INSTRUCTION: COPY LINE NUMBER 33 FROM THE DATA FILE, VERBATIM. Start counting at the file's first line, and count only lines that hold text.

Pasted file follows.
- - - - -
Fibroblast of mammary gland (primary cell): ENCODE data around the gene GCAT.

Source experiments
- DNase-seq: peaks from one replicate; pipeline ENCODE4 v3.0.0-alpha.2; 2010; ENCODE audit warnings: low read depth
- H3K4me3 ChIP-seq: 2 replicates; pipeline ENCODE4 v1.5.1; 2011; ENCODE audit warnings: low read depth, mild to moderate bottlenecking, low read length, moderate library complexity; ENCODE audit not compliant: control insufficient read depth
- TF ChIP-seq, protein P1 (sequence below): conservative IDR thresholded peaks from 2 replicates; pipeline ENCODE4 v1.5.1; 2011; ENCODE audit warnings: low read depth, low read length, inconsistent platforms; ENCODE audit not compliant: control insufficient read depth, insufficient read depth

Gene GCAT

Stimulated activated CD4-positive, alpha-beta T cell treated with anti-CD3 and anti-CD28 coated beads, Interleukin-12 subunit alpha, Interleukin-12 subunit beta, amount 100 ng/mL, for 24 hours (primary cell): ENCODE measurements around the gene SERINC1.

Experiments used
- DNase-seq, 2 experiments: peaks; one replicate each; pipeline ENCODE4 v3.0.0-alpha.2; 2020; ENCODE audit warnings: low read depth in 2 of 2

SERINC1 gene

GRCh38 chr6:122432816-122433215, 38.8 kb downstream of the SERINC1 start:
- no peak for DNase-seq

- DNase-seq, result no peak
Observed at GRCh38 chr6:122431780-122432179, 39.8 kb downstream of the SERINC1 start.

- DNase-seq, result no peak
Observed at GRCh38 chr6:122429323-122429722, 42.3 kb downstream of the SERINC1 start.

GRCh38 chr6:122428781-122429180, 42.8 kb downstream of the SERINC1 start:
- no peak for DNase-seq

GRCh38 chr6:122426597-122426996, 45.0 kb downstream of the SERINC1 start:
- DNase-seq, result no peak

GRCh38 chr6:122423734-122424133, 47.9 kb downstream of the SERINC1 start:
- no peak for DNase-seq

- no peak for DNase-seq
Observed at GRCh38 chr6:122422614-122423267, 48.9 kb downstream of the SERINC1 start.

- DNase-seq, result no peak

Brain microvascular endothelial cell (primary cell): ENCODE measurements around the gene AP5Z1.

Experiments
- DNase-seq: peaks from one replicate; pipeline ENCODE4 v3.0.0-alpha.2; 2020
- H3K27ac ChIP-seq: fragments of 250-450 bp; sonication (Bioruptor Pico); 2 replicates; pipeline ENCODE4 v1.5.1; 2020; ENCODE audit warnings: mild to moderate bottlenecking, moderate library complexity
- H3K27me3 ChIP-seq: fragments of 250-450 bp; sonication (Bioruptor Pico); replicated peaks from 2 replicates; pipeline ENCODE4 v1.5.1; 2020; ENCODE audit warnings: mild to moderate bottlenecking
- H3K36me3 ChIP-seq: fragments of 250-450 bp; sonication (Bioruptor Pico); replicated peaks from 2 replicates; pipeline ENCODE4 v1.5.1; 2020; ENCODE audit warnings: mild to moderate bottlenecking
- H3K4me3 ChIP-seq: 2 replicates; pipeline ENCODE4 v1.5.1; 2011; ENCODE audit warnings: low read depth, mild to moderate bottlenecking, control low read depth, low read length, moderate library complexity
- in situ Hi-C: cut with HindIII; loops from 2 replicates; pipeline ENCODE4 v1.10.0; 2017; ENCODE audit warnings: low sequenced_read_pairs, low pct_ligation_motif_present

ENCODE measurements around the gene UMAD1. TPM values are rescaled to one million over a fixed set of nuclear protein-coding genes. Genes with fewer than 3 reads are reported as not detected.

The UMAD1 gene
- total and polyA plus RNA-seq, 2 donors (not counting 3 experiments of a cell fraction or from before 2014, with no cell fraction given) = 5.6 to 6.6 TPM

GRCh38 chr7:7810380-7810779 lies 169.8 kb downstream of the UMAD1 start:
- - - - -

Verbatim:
- in situ Hi-C: cut with HindIII; loops from 2 replicates; pipeline ENCODE4 v1.10.0; 2017; ENCODE audit warnings: low sequenced_read_pairs, low pct_ligation_motif_present